Monday, May 12, 2014

Science On A Pedestal

If science were a man he would frown very heavily on the pedestal it is placed upon. - White Crane Feather
Now I don't know who "White Crane Feather" is. That is apparently a name used for posting comments on online forums. I saw that quote and it resonated with me.
Science, we are assured, is fluid and always open to revisions as more knowledge is made available. I believe that as well. I personally have no problem whatsoever with the scientific endeavor. However, I do think it's easy to blur the line between actually "doing" science and philosophizing about science. 
So science, we are assured, is superior to theology because it is open to revision. The truth is, theology seems to be open to revision as well (unless you are a religious fundamentalist), and when it does change to accommodate the times, that is supposedly a sign of weakness Go figure.
Therefore I'm quite suspicious when scientists write books which supposedly put the quietus on the God hypothesis using science as the basis. It seems to me they are taking pretty much the same position the theologians they criticize do.
A physicist like Victor Stenger can write a book with the title God the Failed Hypothesis: How Science Shows That God Does Not Exist; biologist Richard Dawkins writes to assure us there is a condition called The God Delusion and that nature's "watchmaker" is The Blind Watchmaker; mathematician John Allen Paulos brings us Irreligion: A Mathematician Explains Why The Arguments for God Just Don't Add Up; cognitive scientist Daniel Dennett gets busy Breaking the Spell: Religion as a Natural Phenomenon, to name several examples.
And yet other scientists in all those fields look at the same body of evidence and are unwilling to go as far. 

That to me is the difference between doing science and philosophizing about it, between using it as a tool and placing it upon a pedestal as the final arbiter of truth. 

Friday, May 9, 2014

The Ex You Can't Get Over

For a long time I've been troubled about the way certain atheist bloggers I regularly read present their case. Several times I wanted to write a post of my own expressing why their expressions not only fail to move me, but in a sense seem to undercut the point they attempt to make. This is speaking especially of those who have been hurt by religion (not something I want to deal lightly with), but use that as a springboard for a desire to see religion done away with; or at the least to be dismissed as something to be pitied in a person (who obviously is less enlightened and rational than they and their cohorts).

Then I read Thomas Well's Why I am Not an Atheist: Better Apathetic Godlessness than Illiberal Scientism. How masterfully he expressed something I have been feeling. Wells does make well the point that the New Atheism is pretty much the counterpart to religious fervency. So if we believers are having trouble discussing our "passion" with nonbelievers, maybe its because of those emotional strings attached.

Then there was something he wrote which I had to borrow for my post title. He wrote:

New Atheism isn't nearly godless enough for me. These atheists seem somewhat obsessed with the quite unremarkable fact that god doesn't exist, like an ex they claim to be over but can't stop talking about.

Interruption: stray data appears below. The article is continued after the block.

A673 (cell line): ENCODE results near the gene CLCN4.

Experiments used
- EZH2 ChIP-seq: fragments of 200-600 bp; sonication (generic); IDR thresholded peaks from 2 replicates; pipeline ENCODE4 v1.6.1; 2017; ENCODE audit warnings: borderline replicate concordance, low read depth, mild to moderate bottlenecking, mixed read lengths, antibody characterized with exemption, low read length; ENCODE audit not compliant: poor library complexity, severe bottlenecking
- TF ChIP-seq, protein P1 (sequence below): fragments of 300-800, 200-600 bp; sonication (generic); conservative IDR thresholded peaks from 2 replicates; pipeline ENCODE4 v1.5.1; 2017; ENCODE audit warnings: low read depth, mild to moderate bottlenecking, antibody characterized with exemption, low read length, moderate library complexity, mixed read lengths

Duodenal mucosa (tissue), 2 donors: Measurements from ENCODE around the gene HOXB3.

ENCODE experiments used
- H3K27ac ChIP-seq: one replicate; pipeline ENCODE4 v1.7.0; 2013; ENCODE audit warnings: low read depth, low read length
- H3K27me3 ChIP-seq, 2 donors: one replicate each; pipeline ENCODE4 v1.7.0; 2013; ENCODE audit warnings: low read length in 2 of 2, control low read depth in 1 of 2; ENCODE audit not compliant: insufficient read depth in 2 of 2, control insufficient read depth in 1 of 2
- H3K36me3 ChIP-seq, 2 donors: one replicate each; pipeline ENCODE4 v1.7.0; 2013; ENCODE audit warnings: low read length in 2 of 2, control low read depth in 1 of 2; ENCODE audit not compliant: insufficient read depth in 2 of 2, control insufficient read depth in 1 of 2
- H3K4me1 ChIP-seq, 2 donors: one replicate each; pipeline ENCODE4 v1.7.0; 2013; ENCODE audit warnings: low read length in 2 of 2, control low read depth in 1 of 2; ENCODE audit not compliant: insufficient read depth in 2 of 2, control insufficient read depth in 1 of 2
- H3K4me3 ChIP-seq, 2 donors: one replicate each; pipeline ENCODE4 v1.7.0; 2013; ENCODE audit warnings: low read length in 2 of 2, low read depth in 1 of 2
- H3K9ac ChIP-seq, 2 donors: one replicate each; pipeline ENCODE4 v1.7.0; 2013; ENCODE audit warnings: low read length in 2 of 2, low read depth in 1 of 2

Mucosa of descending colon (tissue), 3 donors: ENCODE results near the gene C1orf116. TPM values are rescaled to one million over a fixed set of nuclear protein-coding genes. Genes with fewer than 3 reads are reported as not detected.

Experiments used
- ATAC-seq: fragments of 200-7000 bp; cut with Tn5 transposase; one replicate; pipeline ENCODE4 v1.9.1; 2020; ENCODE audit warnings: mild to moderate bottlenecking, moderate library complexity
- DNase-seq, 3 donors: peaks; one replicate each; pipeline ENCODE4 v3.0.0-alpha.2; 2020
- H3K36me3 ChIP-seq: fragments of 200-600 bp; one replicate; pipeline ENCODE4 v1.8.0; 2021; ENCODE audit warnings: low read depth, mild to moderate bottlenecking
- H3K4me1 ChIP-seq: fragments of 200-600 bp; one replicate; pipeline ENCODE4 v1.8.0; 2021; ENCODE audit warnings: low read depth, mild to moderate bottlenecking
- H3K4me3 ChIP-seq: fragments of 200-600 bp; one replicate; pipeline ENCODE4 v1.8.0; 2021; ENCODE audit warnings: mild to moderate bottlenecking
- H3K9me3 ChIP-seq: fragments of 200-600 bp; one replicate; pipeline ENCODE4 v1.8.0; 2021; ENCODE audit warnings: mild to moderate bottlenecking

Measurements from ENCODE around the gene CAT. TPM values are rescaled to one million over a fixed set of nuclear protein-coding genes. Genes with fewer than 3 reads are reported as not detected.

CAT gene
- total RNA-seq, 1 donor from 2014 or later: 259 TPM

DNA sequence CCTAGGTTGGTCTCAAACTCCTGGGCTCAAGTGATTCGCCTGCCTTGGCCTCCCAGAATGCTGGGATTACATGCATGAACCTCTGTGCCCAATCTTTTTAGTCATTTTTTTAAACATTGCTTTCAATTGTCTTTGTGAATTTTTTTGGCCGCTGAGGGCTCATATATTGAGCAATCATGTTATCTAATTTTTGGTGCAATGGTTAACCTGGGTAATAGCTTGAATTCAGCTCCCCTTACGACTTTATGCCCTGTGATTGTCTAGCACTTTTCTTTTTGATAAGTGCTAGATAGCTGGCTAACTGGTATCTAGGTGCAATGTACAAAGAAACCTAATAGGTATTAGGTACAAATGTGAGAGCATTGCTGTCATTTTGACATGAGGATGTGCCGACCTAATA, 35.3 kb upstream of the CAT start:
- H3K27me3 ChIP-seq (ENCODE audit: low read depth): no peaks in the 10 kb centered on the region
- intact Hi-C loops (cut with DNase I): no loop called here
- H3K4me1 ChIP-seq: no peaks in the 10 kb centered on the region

I don't know if his example there is original, but it isn't mine so I will just point to him as my source of inspiration.

Next he adds this as his main point:

Atheism should not look like another option on a "select your religion" drop-down menu; it should be beyond religion.

But it does. That is exactly what it often looks like when presented by those who have been hurt by religious fundamentalism and/or dogmatism. I read and I appreciate their very real pain. Yet I wonder if deep down they (maybe unconsciously) are swinging from one extreme to the other. It's not for me to say. But I can't help but wonder.

Wells expresses his view of unbelief as apathetic and something that "simply follows from my materialism."

Perhaps then those of us who take seriously the God-hypothesis but are unwilling to be narrow in our thoughts about it should take a cue from Wells and make sure our belief is also somewhat apathetic; in other words, that it is something that naturally follows from our spiritual worldview, and not something grounded solely in our emotional thoughts.

Then either an apathetic believer or nonbeliever would be free to look at the opposing viewpoint without rancor. If we are really "over our ex" we should be able to discuss her somewhat dispassionately, as a fellow human to whom we could only become so attached. If we can't do this, in either case, perhaps it is fair to recall that old saying, "there is a fine line between love and hate."

Wednesday, May 7, 2014

Fool. Fool. Fool.

One thing I detest about debate is the tendency to attempt to annihilate the opposition with ridicule. Can we not disagree without resorting to that?
A case in point came from my reading a cyber friend's blog (a believer in the God hypothesis) and a discussion he has been having with one of his readers. This reader is a very outspoken nonbeliever in the God hypothesis. No problem there. But in the unbeliever's latest comment he made this interesting statement:
The ... fact that to date not a single shred of evidence has been produced that can remotely be suggestive of a deity.
Wow. A stronger statement of an alleged fact I can hardly imagine.